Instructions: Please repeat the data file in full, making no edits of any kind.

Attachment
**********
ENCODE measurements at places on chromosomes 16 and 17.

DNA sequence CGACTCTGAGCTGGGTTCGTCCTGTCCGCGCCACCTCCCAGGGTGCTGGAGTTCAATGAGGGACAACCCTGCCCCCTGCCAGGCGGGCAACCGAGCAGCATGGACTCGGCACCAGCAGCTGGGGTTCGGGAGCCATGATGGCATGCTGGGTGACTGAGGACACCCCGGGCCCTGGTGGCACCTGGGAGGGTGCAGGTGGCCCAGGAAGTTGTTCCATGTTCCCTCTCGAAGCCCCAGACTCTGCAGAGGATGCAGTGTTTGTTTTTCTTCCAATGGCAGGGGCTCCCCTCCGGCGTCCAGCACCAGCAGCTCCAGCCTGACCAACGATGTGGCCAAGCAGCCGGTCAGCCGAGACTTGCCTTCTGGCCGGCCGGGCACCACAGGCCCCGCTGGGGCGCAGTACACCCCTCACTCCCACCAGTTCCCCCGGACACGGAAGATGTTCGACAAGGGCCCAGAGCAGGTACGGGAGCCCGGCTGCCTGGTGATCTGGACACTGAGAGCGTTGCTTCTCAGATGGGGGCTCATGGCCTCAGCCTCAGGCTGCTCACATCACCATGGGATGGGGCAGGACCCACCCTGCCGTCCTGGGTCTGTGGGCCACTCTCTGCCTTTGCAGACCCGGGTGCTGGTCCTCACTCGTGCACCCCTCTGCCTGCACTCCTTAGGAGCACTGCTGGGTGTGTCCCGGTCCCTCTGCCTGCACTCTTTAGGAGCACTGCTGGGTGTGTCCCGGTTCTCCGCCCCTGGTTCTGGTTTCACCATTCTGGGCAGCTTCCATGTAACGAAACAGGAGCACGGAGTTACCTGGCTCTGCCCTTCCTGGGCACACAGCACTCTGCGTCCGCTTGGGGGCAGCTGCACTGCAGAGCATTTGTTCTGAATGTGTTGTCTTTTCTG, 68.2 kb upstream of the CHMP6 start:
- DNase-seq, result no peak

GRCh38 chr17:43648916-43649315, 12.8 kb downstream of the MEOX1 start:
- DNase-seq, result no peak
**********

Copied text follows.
ENCODE measurements at places on chromosomes 16 and 17.

DNA sequence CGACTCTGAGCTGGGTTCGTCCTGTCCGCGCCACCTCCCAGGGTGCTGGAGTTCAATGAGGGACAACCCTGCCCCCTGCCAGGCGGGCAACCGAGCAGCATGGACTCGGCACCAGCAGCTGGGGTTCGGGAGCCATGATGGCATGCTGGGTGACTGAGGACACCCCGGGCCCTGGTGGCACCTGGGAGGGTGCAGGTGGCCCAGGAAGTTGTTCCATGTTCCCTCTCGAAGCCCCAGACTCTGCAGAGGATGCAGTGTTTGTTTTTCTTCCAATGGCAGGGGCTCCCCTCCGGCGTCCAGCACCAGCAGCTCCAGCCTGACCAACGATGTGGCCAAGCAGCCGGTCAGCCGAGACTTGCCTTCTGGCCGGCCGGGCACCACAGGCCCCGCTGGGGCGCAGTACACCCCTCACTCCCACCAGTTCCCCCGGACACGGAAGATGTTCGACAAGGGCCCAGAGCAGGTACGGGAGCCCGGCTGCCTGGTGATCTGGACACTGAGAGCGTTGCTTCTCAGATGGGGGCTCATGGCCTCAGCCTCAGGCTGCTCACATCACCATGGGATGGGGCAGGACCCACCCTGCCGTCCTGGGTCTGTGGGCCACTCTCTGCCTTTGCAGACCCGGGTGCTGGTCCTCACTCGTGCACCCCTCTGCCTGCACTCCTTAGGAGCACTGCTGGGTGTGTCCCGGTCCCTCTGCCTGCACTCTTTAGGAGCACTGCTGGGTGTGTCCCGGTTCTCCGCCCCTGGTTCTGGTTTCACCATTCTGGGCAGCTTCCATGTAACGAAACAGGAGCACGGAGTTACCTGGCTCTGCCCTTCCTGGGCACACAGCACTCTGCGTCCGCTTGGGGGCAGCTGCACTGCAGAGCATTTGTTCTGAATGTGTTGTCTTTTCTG, 68.2 kb upstream of the CHMP6 start:
- DNase-seq, result no peak

GRCh38 chr17:43648916-43649315, 12.8 kb downstream of the MEOX1 start:
- DNase-seq, result no peak